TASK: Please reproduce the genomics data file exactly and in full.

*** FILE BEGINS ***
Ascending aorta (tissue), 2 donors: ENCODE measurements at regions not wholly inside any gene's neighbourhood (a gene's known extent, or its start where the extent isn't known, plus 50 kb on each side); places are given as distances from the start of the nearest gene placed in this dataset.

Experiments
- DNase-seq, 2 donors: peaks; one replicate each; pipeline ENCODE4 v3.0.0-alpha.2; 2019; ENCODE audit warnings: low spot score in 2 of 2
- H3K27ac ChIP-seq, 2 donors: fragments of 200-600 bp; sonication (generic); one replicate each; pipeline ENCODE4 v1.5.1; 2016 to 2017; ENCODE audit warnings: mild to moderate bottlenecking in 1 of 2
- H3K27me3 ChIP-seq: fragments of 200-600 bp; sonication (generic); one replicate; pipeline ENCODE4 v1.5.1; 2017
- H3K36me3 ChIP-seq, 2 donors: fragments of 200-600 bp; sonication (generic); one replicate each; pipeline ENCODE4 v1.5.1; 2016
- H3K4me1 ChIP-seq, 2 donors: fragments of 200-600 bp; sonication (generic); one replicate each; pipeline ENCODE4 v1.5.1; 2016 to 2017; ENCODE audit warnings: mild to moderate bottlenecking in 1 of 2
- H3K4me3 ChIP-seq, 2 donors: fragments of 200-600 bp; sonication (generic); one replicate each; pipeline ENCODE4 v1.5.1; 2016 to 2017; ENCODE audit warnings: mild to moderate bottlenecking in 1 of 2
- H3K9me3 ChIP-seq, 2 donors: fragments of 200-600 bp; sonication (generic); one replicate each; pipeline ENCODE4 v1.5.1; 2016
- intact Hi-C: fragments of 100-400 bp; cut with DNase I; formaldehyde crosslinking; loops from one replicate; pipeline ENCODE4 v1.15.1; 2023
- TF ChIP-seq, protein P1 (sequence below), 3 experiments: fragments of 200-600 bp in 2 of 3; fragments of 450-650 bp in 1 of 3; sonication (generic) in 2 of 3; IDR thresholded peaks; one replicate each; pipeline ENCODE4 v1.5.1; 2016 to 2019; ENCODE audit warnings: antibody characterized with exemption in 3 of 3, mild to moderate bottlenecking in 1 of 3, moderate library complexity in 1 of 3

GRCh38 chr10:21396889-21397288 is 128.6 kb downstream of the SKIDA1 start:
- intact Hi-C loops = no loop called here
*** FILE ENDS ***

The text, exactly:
Ascending aorta (tissue), 2 donors: ENCODE measurements at regions not wholly inside any gene's neighbourhood (a gene's known extent, or its start where the extent isn't known, plus 50 kb on each side); places are given as distances from the start of the nearest gene placed in this dataset.

Experiments
- DNase-seq, 2 donors: peaks; one replicate each; pipeline ENCODE4 v3.0.0-alpha.2; 2019; ENCODE audit warnings: low spot score in 2 of 2
- H3K27ac ChIP-seq, 2 donors: fragments of 200-600 bp; sonication (generic); one replicate each; pipeline ENCODE4 v1.5.1; 2016 to 2017; ENCODE audit warnings: mild to moderate bottlenecking in 1 of 2
- H3K27me3 ChIP-seq: fragments of 200-600 bp; sonication (generic); one replicate; pipeline ENCODE4 v1.5.1; 2017
- H3K36me3 ChIP-seq, 2 donors: fragments of 200-600 bp; sonication (generic); one replicate each; pipeline ENCODE4 v1.5.1; 2016
- H3K4me1 ChIP-seq, 2 donors: fragments of 200-600 bp; sonication (generic); one replicate each; pipeline ENCODE4 v1.5.1; 2016 to 2017; ENCODE audit warnings: mild to moderate bottlenecking in 1 of 2
- H3K4me3 ChIP-seq, 2 donors: fragments of 200-600 bp; sonication (generic); one replicate each; pipeline ENCODE4 v1.5.1; 2016 to 2017; ENCODE audit warnings: mild to moderate bottlenecking in 1 of 2
- H3K9me3 ChIP-seq, 2 donors: fragments of 200-600 bp; sonication (generic); one replicate each; pipeline ENCODE4 v1.5.1; 2016
- intact Hi-C: fragments of 100-400 bp; cut with DNase I; formaldehyde crosslinking; loops from one replicate; pipeline ENCODE4 v1.15.1; 2023
- TF ChIP-seq, protein P1 (sequence below), 3 experiments: fragments of 200-600 bp in 2 of 3; fragments of 450-650 bp in 1 of 3; sonication (generic) in 2 of 3; IDR thresholded peaks; one replicate each; pipeline ENCODE4 v1.5.1; 2016 to 2019; ENCODE audit warnings: antibody characterized with exemption in 3 of 3, mild to moderate bottlenecking in 1 of 3, moderate library complexity in 1 of 3

GRCh38 chr10:21396889-21397288 is 128.6 kb downstream of the SKIDA1 start:
- intact Hi-C loops = no loop called here